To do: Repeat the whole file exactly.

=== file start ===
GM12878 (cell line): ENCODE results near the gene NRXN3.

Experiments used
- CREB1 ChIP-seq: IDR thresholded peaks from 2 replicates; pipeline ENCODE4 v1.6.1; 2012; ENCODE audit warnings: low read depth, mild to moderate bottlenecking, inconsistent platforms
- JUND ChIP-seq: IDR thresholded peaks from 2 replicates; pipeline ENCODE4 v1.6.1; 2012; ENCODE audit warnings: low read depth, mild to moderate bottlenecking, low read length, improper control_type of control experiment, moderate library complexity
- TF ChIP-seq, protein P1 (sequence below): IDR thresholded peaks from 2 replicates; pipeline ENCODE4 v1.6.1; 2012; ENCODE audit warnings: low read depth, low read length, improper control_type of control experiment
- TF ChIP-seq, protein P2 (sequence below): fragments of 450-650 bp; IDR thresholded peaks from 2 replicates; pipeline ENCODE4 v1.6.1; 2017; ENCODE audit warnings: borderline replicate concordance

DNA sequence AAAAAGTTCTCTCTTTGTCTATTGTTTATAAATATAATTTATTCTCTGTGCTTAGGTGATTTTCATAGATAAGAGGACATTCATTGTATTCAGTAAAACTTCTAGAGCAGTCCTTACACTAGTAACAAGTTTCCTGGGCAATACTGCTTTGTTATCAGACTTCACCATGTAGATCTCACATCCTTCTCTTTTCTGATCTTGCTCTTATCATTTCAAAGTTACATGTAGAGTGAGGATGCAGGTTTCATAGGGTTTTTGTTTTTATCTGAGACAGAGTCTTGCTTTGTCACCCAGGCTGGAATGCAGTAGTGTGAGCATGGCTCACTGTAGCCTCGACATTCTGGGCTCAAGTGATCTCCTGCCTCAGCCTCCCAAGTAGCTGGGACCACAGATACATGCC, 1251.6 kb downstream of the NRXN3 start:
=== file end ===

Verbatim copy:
GM12878 (cell line): ENCODE results near the gene NRXN3.

Experiments used
- CREB1 ChIP-seq: IDR thresholded peaks from 2 replicates; pipeline ENCODE4 v1.6.1; 2012; ENCODE audit warnings: low read depth, mild to moderate bottlenecking, inconsistent platforms
- JUND ChIP-seq: IDR thresholded peaks from 2 replicates; pipeline ENCODE4 v1.6.1; 2012; ENCODE audit warnings: low read depth, mild to moderate bottlenecking, low read length, improper control_type of control experiment, moderate library complexity
- TF ChIP-seq, protein P1 (sequence below): IDR thresholded peaks from 2 replicates; pipeline ENCODE4 v1.6.1; 2012; ENCODE audit warnings: low read depth, low read length, improper control_type of control experiment
- TF ChIP-seq, protein P2 (sequence below): fragments of 450-650 bp; IDR thresholded peaks from 2 replicates; pipeline ENCODE4 v1.6.1; 2017; ENCODE audit warnings: borderline replicate concordance

DNA sequence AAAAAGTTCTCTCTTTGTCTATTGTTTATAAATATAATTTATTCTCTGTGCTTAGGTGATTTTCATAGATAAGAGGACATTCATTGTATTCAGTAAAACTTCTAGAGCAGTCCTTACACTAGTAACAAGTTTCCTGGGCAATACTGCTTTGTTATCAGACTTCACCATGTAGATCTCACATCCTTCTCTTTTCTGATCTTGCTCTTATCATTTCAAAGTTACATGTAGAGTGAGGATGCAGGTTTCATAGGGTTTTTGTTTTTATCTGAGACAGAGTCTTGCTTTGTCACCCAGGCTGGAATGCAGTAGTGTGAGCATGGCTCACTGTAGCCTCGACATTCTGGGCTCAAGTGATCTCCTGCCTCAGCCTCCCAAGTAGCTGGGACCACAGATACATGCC, 1251.6 kb downstream of the NRXN3 start: